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Hingham Town Meeting approves $4.5 million fields project

Posted by Jessica Bartlett  April 23, 2013 12:55 AM

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Jessica Bartlett for The Boston Globe

(Above) School Committee chair Caryl Falvey speaks in support of the larger project. (Right) Town Meeting attendees cast their vote for the project in a secret ballot, meant to discourage intimidation.


Hingham Town Meeting on Monday voted overwhlemingly for an all-encompassing fields project, turning back pleas for a smaller project by a vote 1,354 to 347.

Debate about the estimated $4.5 million project went on for over an hour and a half, but despite allegations that the Hingham Sports Partnership had influenced the process, and even with a request for a secret ballot vote to discourage intimidation, residents voted in favor of the School Committee’s plans.

“I think a lot of time and effort when into our proposal, and people participated in that in the last 18 months, and it felt great to have the vindication of an 80 percent [vote],” said School Committee chair Caryl Falvey. “That was phenomenal. I knew deep down in my heart we were doing the right thing, but it’s great to have it publicly verified.”

Falvey said the town should be ready to begin construction on the field this summer, and is already reviewing bids for the work.

The larger project includes town funding for a multipurpose artifical turf playing field, ADA-compliant bleachers with more than 2,000 seats, a press box, sound equipment, reconstruction of the baseball field, relocation of a softball field, drainage improvements, parking lot improvements, a concession/storage/bathroom facility, as well as a pedestrian walkway, landscaping, and fencing.

The meeting also approved the installation of privately funded lights, which will stand 80 feet over the turf.

The defeated proposal envisioned cutbacks in the bleachers, bathrooms, press box, and concession stand.

“It’s fiscally responsible, respectful of Hingham’s history, and deferential to central Hingham neighborhoods,” said Ben Burnham, who spearheaded the smaller proposal.

In addition to the cost reduction, the residents’ proposal would not have installed lights, because of concerns over how they affect neighbors and the landscape.

“They will be widely visible, and when illuminated at night, they will be seen from miles away. Is this the skyline Hingham residents desire?” said Mark Rockoff, a Pleasant Street resident.

School Committee members said the light poles would be shorter than Town Hall.

Hingham High Athletic Director Margaret Conaty also defended the lights as a scheduling and community-building tool, saying similar amenities in Duxbury made all the difference during certain games.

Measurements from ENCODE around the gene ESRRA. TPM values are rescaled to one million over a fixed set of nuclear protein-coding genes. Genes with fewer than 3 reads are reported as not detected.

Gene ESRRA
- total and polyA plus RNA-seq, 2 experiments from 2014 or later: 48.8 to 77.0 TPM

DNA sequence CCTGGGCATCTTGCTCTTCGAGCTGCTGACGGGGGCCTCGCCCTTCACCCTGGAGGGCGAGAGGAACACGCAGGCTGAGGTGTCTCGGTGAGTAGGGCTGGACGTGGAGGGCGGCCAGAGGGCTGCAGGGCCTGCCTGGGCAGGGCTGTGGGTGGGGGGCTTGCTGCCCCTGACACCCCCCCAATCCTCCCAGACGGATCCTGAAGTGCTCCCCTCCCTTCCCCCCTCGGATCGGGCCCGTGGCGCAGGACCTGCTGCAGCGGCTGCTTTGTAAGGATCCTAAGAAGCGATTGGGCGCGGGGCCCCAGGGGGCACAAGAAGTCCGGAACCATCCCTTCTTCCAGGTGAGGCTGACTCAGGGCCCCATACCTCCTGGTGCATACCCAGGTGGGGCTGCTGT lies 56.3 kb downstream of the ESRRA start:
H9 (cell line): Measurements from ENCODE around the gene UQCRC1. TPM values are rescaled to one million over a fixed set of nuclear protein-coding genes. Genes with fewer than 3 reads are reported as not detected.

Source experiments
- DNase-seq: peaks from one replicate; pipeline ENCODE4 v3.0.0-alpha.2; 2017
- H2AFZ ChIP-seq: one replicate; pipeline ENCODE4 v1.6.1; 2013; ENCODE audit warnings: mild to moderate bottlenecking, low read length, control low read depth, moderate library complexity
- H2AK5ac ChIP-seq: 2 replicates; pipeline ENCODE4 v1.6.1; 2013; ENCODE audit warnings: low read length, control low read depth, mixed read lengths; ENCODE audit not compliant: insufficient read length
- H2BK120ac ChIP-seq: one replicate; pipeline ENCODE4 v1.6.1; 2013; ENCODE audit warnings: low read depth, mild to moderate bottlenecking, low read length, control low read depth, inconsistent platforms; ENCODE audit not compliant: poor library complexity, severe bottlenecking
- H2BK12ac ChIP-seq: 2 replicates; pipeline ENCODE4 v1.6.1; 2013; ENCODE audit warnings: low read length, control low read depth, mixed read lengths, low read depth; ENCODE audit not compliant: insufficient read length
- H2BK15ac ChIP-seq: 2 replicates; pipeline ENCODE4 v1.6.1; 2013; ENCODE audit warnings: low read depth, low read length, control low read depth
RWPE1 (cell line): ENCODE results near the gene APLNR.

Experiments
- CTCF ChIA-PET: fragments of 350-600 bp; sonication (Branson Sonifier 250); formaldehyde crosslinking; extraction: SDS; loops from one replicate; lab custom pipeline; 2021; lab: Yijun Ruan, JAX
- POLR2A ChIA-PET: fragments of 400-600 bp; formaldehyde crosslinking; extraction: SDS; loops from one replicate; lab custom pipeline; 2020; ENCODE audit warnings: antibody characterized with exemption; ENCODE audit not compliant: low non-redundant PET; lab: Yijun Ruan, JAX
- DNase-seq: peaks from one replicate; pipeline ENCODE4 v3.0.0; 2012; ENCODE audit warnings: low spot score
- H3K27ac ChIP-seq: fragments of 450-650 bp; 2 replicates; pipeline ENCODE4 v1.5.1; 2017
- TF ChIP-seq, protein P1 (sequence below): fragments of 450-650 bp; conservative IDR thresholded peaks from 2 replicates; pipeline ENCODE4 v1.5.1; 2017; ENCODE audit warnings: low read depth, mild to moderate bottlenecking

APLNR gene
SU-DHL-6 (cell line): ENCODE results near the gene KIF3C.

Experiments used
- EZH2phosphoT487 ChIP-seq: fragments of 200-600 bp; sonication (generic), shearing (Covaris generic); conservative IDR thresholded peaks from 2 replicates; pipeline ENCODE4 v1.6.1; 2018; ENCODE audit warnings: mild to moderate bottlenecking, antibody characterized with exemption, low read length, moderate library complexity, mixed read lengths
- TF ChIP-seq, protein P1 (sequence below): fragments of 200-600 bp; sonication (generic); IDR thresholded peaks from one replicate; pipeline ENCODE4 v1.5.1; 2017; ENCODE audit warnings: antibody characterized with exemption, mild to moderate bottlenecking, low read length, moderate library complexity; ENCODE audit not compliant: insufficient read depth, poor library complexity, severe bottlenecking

Other critiques about the larger project – that the money to pay for the project would be taken from funding something else in the future, that such a sharp focus on athletics would inevitably mean less of a focus on academics, or that attendance for games wasn't as large as claimed – were batted down by proponents throughout the night.

“If we spend the money on this project, it won’t be available for something else, but when Board of Selectmen and Advisory recommend a project of this size to you, we’re saying the need has risen to [a critical] point,” said Selectmen Chair Laura Burns.

Superintendent Dorothy Galo also maintained that academics has been and always will be the School Committee’s primary focus.

“Work on those goals will not be diminished because of this project nor will the School Committee’s advocacy, and neither will this town’s commitment to providing educational expertise to our town’s youngest residents,” she said.

Hingham Senior John O’Connell additionally noted the large attendance, saying that there has been a surge in attendance at away games, simply because they are played during weeknights.

Residents eventually approved all elements of the project in three separate votes.

“It feels great,” Falvey said. The School Committee will discuss bids on April 29.

OTHER APPROVED ARTICLES OF NOTE:
- Full $90.2 million town budget
- Over half a million dollars in Community Preservation Act projects for open space, historic, and affordable housing needs.
- A $1.1. million appropriation from Community Preservation Act funds for the $2.9 million construction of a town museum at Old Derby Academy
- Use of meals tax revenue to offset property tax increases from the Hingham Middle School construction
- Expansion of the tax work off program for seniors.

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